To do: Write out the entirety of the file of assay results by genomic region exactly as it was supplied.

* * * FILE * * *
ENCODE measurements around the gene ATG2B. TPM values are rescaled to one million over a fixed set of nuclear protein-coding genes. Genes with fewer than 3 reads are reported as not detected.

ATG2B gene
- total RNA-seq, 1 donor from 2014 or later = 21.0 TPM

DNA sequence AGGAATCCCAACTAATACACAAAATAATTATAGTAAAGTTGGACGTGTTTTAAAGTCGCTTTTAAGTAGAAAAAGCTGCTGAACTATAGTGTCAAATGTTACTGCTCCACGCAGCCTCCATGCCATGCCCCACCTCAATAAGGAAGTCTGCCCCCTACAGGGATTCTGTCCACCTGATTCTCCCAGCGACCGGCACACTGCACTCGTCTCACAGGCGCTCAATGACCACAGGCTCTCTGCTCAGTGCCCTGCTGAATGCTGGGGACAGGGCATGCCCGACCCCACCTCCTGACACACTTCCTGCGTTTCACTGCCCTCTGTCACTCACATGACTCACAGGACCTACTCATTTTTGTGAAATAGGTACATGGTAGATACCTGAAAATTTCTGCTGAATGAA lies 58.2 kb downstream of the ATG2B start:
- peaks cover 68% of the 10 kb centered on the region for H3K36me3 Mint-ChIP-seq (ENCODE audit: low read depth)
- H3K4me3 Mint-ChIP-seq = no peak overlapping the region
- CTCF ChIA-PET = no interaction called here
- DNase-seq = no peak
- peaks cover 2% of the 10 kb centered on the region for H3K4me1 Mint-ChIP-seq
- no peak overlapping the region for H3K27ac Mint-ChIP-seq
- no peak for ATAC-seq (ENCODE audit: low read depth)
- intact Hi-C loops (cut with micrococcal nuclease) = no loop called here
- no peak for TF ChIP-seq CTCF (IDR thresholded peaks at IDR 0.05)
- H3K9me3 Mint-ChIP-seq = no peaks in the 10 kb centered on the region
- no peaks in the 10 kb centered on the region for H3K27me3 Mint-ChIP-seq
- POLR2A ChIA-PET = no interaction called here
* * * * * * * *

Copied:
ENCODE measurements around the gene ATG2B. TPM values are rescaled to one million over a fixed set of nuclear protein-coding genes. Genes with fewer than 3 reads are reported as not detected.

ATG2B gene
- total RNA-seq, 1 donor from 2014 or later = 21.0 TPM

DNA sequence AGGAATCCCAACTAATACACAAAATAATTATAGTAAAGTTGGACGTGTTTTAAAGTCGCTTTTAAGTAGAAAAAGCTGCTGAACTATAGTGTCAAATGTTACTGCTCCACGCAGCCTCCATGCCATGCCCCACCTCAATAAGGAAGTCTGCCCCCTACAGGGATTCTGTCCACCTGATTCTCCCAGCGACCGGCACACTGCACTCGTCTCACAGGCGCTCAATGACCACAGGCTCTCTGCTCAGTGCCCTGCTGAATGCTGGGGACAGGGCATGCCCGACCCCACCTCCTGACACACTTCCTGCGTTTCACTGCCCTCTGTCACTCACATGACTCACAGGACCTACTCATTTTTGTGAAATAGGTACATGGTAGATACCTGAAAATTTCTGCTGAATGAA lies 58.2 kb downstream of the ATG2B start:
- peaks cover 68% of the 10 kb centered on the region for H3K36me3 Mint-ChIP-seq (ENCODE audit: low read depth)
- H3K4me3 Mint-ChIP-seq = no peak overlapping the region
- CTCF ChIA-PET = no interaction called here
- DNase-seq = no peak
- peaks cover 2% of the 10 kb centered on the region for H3K4me1 Mint-ChIP-seq
- no peak overlapping the region for H3K27ac Mint-ChIP-seq
- no peak for ATAC-seq (ENCODE audit: low read depth)
- intact Hi-C loops (cut with micrococcal nuclease) = no loop called here
- no peak for TF ChIP-seq CTCF (IDR thresholded peaks at IDR 0.05)
- H3K9me3 Mint-ChIP-seq = no peaks in the 10 kb centered on the region
- no peaks in the 10 kb centered on the region for H3K27me3 Mint-ChIP-seq
- POLR2A ChIA-PET = no interaction called here